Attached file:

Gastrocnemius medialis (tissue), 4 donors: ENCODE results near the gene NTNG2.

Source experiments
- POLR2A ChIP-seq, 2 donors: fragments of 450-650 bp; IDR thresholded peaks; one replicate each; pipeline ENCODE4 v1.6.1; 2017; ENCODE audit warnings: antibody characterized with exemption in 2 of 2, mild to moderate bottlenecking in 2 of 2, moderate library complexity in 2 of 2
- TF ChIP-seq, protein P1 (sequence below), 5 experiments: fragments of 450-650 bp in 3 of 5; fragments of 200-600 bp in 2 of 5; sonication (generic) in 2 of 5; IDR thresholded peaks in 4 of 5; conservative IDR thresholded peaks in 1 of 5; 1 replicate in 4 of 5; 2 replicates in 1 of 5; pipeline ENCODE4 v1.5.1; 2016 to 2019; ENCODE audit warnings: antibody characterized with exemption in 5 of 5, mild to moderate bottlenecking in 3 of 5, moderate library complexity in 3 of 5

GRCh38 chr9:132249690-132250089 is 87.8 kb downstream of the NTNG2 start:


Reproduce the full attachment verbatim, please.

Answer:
Gastrocnemius medialis (tissue), 4 donors: ENCODE results near the gene NTNG2.

Source experiments
- POLR2A ChIP-seq, 2 donors: fragments of 450-650 bp; IDR thresholded peaks; one replicate each; pipeline ENCODE4 v1.6.1; 2017; ENCODE audit warnings: antibody characterized with exemption in 2 of 2, mild to moderate bottlenecking in 2 of 2, moderate library complexity in 2 of 2
- TF ChIP-seq, protein P1 (sequence below), 5 experiments: fragments of 450-650 bp in 3 of 5; fragments of 200-600 bp in 2 of 5; sonication (generic) in 2 of 5; IDR thresholded peaks in 4 of 5; conservative IDR thresholded peaks in 1 of 5; 1 replicate in 4 of 5; 2 replicates in 1 of 5; pipeline ENCODE4 v1.5.1; 2016 to 2019; ENCODE audit warnings: antibody characterized with exemption in 5 of 5, mild to moderate bottlenecking in 3 of 5, moderate library complexity in 3 of 5

GRCh38 chr9:132249690-132250089 is 87.8 kb downstream of the NTNG2 start: